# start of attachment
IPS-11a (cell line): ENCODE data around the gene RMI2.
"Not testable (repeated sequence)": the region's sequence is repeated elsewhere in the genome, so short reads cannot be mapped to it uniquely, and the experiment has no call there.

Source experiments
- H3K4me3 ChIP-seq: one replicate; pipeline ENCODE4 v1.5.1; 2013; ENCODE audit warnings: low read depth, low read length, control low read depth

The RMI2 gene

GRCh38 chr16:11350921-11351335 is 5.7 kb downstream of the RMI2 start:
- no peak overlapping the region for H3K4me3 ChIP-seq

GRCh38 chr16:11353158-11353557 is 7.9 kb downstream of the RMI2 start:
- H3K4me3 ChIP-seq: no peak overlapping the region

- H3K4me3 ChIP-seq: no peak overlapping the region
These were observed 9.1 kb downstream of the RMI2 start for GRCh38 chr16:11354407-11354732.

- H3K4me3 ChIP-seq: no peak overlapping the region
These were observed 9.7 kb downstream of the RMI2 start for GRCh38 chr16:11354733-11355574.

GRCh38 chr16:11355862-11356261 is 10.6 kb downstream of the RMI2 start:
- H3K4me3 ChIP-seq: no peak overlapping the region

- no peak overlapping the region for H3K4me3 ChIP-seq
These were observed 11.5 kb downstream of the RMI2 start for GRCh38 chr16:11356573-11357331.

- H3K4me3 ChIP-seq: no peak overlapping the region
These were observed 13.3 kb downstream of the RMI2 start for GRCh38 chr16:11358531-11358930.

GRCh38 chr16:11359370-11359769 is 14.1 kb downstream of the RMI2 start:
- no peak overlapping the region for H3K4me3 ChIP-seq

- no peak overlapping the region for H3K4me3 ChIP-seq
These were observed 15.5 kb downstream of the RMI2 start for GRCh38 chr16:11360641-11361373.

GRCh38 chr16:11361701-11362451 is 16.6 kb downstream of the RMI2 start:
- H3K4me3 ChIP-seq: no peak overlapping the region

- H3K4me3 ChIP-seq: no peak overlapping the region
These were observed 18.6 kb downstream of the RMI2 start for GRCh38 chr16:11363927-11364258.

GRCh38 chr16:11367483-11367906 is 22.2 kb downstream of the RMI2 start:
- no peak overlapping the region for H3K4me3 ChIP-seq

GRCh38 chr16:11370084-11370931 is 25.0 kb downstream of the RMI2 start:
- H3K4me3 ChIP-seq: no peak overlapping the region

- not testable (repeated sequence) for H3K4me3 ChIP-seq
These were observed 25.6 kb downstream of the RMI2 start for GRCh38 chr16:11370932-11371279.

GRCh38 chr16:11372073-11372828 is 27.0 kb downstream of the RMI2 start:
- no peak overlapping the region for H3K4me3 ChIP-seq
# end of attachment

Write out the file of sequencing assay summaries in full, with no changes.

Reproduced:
IPS-11a (cell line): ENCODE data around the gene RMI2.
"Not testable (repeated sequence)": the region's sequence is repeated elsewhere in the genome, so short reads cannot be mapped to it uniquely, and the experiment has no call there.

Source experiments
- H3K4me3 ChIP-seq: one replicate; pipeline ENCODE4 v1.5.1; 2013; ENCODE audit warnings: low read depth, low read length, control low read depth

The RMI2 gene

GRCh38 chr16:11350921-11351335 is 5.7 kb downstream of the RMI2 start:
- no peak overlapping the region for H3K4me3 ChIP-seq

GRCh38 chr16:11353158-11353557 is 7.9 kb downstream of the RMI2 start:
- H3K4me3 ChIP-seq: no peak overlapping the region

- H3K4me3 ChIP-seq: no peak overlapping the region
These were observed 9.1 kb downstream of the RMI2 start for GRCh38 chr16:11354407-11354732.

- H3K4me3 ChIP-seq: no peak overlapping the region
These were observed 9.7 kb downstream of the RMI2 start for GRCh38 chr16:11354733-11355574.

GRCh38 chr16:11355862-11356261 is 10.6 kb downstream of the RMI2 start:
- H3K4me3 ChIP-seq: no peak overlapping the region

- no peak overlapping the region for H3K4me3 ChIP-seq
These were observed 11.5 kb downstream of the RMI2 start for GRCh38 chr16:11356573-11357331.

- H3K4me3 ChIP-seq: no peak overlapping the region
These were observed 13.3 kb downstream of the RMI2 start for GRCh38 chr16:11358531-11358930.

GRCh38 chr16:11359370-11359769 is 14.1 kb downstream of the RMI2 start:
- no peak overlapping the region for H3K4me3 ChIP-seq

- no peak overlapping the region for H3K4me3 ChIP-seq
These were observed 15.5 kb downstream of the RMI2 start for GRCh38 chr16:11360641-11361373.

GRCh38 chr16:11361701-11362451 is 16.6 kb downstream of the RMI2 start:
- H3K4me3 ChIP-seq: no peak overlapping the region

- H3K4me3 ChIP-seq: no peak overlapping the region
These were observed 18.6 kb downstream of the RMI2 start for GRCh38 chr16:11363927-11364258.

GRCh38 chr16:11367483-11367906 is 22.2 kb downstream of the RMI2 start:
- no peak overlapping the region for H3K4me3 ChIP-seq

GRCh38 chr16:11370084-11370931 is 25.0 kb downstream of the RMI2 start:
- H3K4me3 ChIP-seq: no peak overlapping the region

- not testable (repeated sequence) for H3K4me3 ChIP-seq
These were observed 25.6 kb downstream of the RMI2 start for GRCh38 chr16:11370932-11371279.

GRCh38 chr16:11372073-11372828 is 27.0 kb downstream of the RMI2 start:
- no peak overlapping the region for H3K4me3 ChIP-seq